- Since RTF takes more sun and heat than other grasses, it can handle a south-facing lawn placed at a slight tilt toward the sun, with reflected heat from a sidewalk. This is the hottest aspect for most lawns and one where most grasses would develop dry, dead spots. Not Tall fescue! It seems to relish full robust summer sun in our climate.
This year our Daphne bush burst into profuse and fragrant bloom earlier than usual, due to our mild winter. Its lovely pink blossoms are wafting a wonderful welcome to all visitors. If we could bottle this sensational smell, we would call it something like Delicious Daphne, or Spring Siren.
We are indeed fortunate here in the Willamette valley to be able to grow several species and varieties of Daphne. Most of them are fragrant; a few of them can live up to at least 10 years and one of them really likes it here well enough to self-sow. I will focus here on our most well-known Daphne, Daphne odora (Daphne o).
This Daphne has glossy evergreen foliage that in the most common variety available, has variegated leaves. That means they are white and cream, so that even when not in bloom, this wondrous shrub is attractive. Daphne odora begins to bloom here in March and in a really mild winter, such as the one we just had, it can begin blooming in February. The fragrance is beguiling, and to me it is a mixture of lemon and jasmine.
It is especially great to establish your Daphne near the front door, so it can be enjoyed as you walk up to the house. There are some challenges in providing just the right place to keep it happy, though:
- The location must be well drained, and the ground must be slightly raised around it. Another option is to put it in a raised bed. It works best if the soil has been well worked up with compost. Daphne will die quickly in heavy clay and poor drainage.
- Daphne odora doesn’t like to be planted in a situation where it gets reflected light in the heat of the day. It will pout, burn, turn yellow, not bloom well and slowly die.
- Daphne o. doesn’t do well where it gets shade more than half a day. It will bloom only occasionally and the growth will be lanky and unattractive.
- Daphne o. prefers good strong morning sun and some afternoon shade. It does not mind being planted where it must compete with smaller lower plants as this seems to help its drainage.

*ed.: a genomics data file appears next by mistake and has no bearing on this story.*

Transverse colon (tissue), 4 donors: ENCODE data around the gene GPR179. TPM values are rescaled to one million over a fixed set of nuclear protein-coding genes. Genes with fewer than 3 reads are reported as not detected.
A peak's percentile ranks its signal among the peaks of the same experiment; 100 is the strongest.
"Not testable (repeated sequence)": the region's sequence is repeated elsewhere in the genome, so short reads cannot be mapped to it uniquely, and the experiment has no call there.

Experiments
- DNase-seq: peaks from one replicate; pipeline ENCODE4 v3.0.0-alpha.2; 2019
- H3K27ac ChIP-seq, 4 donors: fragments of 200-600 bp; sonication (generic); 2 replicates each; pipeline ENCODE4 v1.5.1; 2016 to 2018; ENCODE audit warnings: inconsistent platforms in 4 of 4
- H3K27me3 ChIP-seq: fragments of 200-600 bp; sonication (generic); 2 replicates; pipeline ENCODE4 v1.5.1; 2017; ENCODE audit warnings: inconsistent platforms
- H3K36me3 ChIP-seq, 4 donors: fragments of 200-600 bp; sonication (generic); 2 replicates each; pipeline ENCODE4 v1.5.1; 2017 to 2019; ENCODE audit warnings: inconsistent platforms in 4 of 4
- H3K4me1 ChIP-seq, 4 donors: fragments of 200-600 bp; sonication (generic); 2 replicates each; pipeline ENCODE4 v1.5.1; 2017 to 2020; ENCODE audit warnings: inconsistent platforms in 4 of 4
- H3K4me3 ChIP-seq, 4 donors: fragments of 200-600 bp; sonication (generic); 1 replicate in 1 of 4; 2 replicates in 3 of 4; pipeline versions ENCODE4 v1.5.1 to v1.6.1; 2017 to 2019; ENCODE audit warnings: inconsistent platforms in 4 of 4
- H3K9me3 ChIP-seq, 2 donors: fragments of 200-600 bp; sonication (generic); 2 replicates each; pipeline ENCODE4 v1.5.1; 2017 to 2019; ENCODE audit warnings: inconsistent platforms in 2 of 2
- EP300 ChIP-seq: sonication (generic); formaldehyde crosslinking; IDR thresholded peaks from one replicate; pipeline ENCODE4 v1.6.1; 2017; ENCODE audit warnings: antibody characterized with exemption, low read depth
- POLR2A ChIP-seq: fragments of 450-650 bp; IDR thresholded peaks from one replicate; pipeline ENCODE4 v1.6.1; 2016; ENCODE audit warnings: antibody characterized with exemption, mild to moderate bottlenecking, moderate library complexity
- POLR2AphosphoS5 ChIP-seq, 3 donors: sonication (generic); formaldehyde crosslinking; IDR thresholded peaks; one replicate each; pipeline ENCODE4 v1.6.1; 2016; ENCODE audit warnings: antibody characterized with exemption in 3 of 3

- Daphne o. must be pruned right after it blooms to keep it from getting top-heavy and splitting. The best way to do this is to trim out the extending branches back to a bud. This is easily seen if one looks at the branches with a critical eye. Daphne o. Does not like to be severely pruned, so pruning lightly regularly is best.
- Daphne o. does not like to be transplanted. I have yet to be successful at this and not have the plant die a year later.
- The oldest Daphne o. that I have seen is 15 years old. It is not a long lived plant. If you can get one to live past 10 years you are doing well.
- Do not over fertilize them or they will only grow excessive foliage and not bloom. Just some good compost and mulch around their roots is all that they need.
Over the years we have noticed these common landscaping problems:
Problem: The front entry is hard to find and/or not welcoming.
- If the main entry door is on the front of the house but it is hidden by plants or structures; often the best solution is to remove those items that can be removed, such as overgrown shrubbery. Then do something with plants, pathways or structures (such as an arbor) to play up and or frame the main entry so that it is more obvious.
- If, on the other hand, the real entry is around the side of the house and everyone comes to the wrong door, be it the back door, garage door or kitchen door, think of ways to downplay those doors and guide people around to the main entry door with an inviting path, or colorful plants.
Problem: The entertaining area is too small.
- Consider how many people you’ll be entertaining in the area. This will help to decide how big a space that you will need.
- Will you be cooking there? You’ll need to allow room for a fireplace, BBQ, fire bowl, outdoor kitchen materials, etc. This will also help to determine the proper size.
- Consider circulation from the kitchen to the entertaining space. It is best to have them at the same elevation with no steps or stairs in between and as short a distance as possible between the two. Consider two openings between the house and the entertaining space for parties and bigger groups to make it easier for them to get in and out.
- Consider the type of material for the surface of the space. If the door to the kitchen is up a few steps, then a good option would be an artificial or natural wood deck. An alternative would be metal supports with concrete paver surfaces. If the kitchen door is level to the ground, then always go with a solid surface such as concrete, pavers or flagstone.
Problem: Trees or large plants are located too close to the house.
Solution: Often the best way to deal with this is to cut the tree or shrub down and grind the stump. If it is too close to the house then the use of molasses or poison should work to kill the stump. Avoid using poison if you can so that new smaller plants can be planted in the area.
Problem: The maintenance level of the landscape is too high for the client’s lifestyle.
Solution: This takes a whole reworking of the planting plan and often the use of more hardscapes (retaining walls, paths, patios), which of course require less maintenance than living things.
Problem: The drainage and grading were never properly addressed by the builder and/or previous owners and water drains toward the house and vents.
Solution: This can be a very large project if the soil needs to be regraded, because there are often plants and structures in the way.
Once this is addressed, the moisture out of place can then be redirected with drains to dry wells and French drains, along with intentional grading and raised structures.
If you’re facing any of these problems, Winterbloom can help. Give us a call or send us an email. We have solutions for your landscaping problems.
Take a look at one of our urban landscapes on the Garden of the Week website: http://www.gardenoftheweek.net/